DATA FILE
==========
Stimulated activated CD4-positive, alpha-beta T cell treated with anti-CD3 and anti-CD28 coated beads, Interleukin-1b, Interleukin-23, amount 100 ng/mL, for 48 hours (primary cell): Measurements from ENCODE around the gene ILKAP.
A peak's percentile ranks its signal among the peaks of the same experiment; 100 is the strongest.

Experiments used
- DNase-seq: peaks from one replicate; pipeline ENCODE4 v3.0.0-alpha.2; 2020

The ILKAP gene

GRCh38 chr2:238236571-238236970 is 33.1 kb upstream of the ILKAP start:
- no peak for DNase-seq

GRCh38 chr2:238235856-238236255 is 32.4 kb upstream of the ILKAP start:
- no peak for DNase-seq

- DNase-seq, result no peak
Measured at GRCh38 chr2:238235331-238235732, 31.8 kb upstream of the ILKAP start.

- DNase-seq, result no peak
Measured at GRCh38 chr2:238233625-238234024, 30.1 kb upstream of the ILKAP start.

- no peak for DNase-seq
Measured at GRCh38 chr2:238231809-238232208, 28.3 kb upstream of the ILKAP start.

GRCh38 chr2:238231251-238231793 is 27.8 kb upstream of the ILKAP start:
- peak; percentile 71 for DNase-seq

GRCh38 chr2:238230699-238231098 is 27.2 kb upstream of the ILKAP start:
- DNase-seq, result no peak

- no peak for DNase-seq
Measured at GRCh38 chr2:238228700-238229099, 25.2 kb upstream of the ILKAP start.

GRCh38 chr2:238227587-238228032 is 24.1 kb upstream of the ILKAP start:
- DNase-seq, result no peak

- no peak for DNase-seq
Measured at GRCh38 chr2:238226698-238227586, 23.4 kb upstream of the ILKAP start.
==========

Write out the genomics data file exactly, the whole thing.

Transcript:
Stimulated activated CD4-positive, alpha-beta T cell treated with anti-CD3 and anti-CD28 coated beads, Interleukin-1b, Interleukin-23, amount 100 ng/mL, for 48 hours (primary cell): Measurements from ENCODE around the gene ILKAP.
A peak's percentile ranks its signal among the peaks of the same experiment; 100 is the strongest.

Experiments used
- DNase-seq: peaks from one replicate; pipeline ENCODE4 v3.0.0-alpha.2; 2020

The ILKAP gene

GRCh38 chr2:238236571-238236970 is 33.1 kb upstream of the ILKAP start:
- no peak for DNase-seq

GRCh38 chr2:238235856-238236255 is 32.4 kb upstream of the ILKAP start:
- no peak for DNase-seq

- DNase-seq, result no peak
Measured at GRCh38 chr2:238235331-238235732, 31.8 kb upstream of the ILKAP start.

- DNase-seq, result no peak
Measured at GRCh38 chr2:238233625-238234024, 30.1 kb upstream of the ILKAP start.

- no peak for DNase-seq
Measured at GRCh38 chr2:238231809-238232208, 28.3 kb upstream of the ILKAP start.

GRCh38 chr2:238231251-238231793 is 27.8 kb upstream of the ILKAP start:
- peak; percentile 71 for DNase-seq

GRCh38 chr2:238230699-238231098 is 27.2 kb upstream of the ILKAP start:
- DNase-seq, result no peak

- no peak for DNase-seq
Measured at GRCh38 chr2:238228700-238229099, 25.2 kb upstream of the ILKAP start.

GRCh38 chr2:238227587-238228032 is 24.1 kb upstream of the ILKAP start:
- DNase-seq, result no peak

- no peak for DNase-seq
Measured at GRCh38 chr2:238226698-238227586, 23.4 kb upstream of the ILKAP start.